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Report: County’s economy in positive mode
Aug 05, 2013 | 1276 views | 0 0 comments | 11 11 recommendations | email to a friend | print
GROSS TAXABLE SALES were up 6.7 percent the first quarter of 2013 compared to the first quarter of 2012 (the graph rounds up to the nearest whole number). 
Courtesty graphic
GROSS TAXABLE SALES were up 6.7 percent the first quarter of 2013 compared to the first quarter of 2012 (the graph rounds up to the nearest whole number). Courtesty graphic


Associate Editor 

FARMINGTON — Home sales are starting to come back, according to Marlin Eldred, of the Davis County Department of Community & Economic Development. 

The sales are not to blockbuster 2007 levels, but are on the upswing, she said.

One sign of that is an increase in the construction of multi-family housing around the nation, according to a report from the U.S. Department of Housing and Urban Development and the U.S. Census Bureau, and Davis is right in step with the trend. There has been an increase in the number of apartment projects under construction across the county, Eldred said.

“We have a lot of projects we are working on within the county,” in partnership with cities, Eldred said. That includes the Syracuse/Ninigret Industrial Park, Clearfield’s transit-oriented development, a couple of Centerville projects, and North Salt Lake’s Redwood Road/Center Street community development area project.

“All in all, I feel pretty positive about the economy in Davis County,” Eldred said. “It could be better, but in comparison to where we were two or three years ago, we’re in a lot better position for the future.”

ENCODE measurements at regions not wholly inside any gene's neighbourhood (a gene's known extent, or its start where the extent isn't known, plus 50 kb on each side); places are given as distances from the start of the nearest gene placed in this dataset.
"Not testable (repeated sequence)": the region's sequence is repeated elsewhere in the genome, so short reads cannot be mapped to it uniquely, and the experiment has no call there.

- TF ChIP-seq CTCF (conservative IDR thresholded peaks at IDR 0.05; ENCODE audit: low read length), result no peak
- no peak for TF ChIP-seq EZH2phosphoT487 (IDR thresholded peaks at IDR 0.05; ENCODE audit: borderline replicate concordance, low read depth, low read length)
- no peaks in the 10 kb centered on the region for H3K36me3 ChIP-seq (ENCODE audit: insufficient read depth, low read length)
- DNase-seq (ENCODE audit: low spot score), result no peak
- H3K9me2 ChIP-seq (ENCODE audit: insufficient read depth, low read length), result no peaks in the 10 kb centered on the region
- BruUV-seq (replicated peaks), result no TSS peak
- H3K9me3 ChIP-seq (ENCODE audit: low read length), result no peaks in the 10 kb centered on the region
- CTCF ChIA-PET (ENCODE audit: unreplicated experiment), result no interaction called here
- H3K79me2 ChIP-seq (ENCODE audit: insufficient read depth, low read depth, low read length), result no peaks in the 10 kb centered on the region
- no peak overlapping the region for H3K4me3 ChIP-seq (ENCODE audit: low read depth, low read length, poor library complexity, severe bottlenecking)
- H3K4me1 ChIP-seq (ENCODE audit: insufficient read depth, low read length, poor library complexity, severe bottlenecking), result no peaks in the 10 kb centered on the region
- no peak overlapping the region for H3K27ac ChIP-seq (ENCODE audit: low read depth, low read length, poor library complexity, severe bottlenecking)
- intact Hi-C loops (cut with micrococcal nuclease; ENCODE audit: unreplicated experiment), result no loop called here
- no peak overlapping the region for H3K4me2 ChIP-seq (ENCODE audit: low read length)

Despite the improvements, some areas of the economy continue to struggle.

Federal government employment shrank 3.2 percent during this year’s first quarter in the county, said Tyson Smith, a regional economist with the Department of Workforce Services. 

The impact of sequestration could be $86 million in lost wages, he said. It could also mean the loss of job training for 16,430 workers across the state, and compounded market uncertainty.

“Uncertainty depresses business investment and consumer spending, which negatively impacts economic growth,” Smith said. However, it is anticipated that sequestration will become a short-term issue.

Even so, the county’s May joblessness number was 4.6 percent, slightly better than the state average of 4.7 percent and far better than the national rate of 7.6 percent.

A county economic snapshot released by the workforce services department on Monday showed employment growth at 2.2 percent between March of 2012 and March of 2013. That was lower than the state’s 3.4 percent rate, but higher than the national growth rate of 1.5 percent.

Professional and business services showed the biggest gain, year-over-year, at nearly 1,000 new jobs, followed by education, health and social services at 626, and manufacturing, at 346 jobs. 

Government lost 397 positions, information lost 103, and trade, transportation and utilities fell by 59 slots. 

A big job stimulus came within the past two months when multi-national General Dynamics announced the creation of 800 jobs, which will occupy a shuttered site in Layton. 

The positions will include a customer service center and call center and will fulfill a federal contract, said Kent Andersen, Layton City Economic Development Specialist.  

In other economic trends, construction values jumped by 51.3 percent between January and April of this year, compared to a year earlier. But the number of dwelling unit permits through April of this year, at 632, was a slight drop from the same period last year, Smith said.

Meanwhile, gross taxable sales were up by 6.7 percent in the first quarter of 2013 compared the same period in 2012. 

“We are turning more into a major industry, professional office, retail and housing leader,” Eldred said.

“We are a force they’re having to reckon with,” he said.

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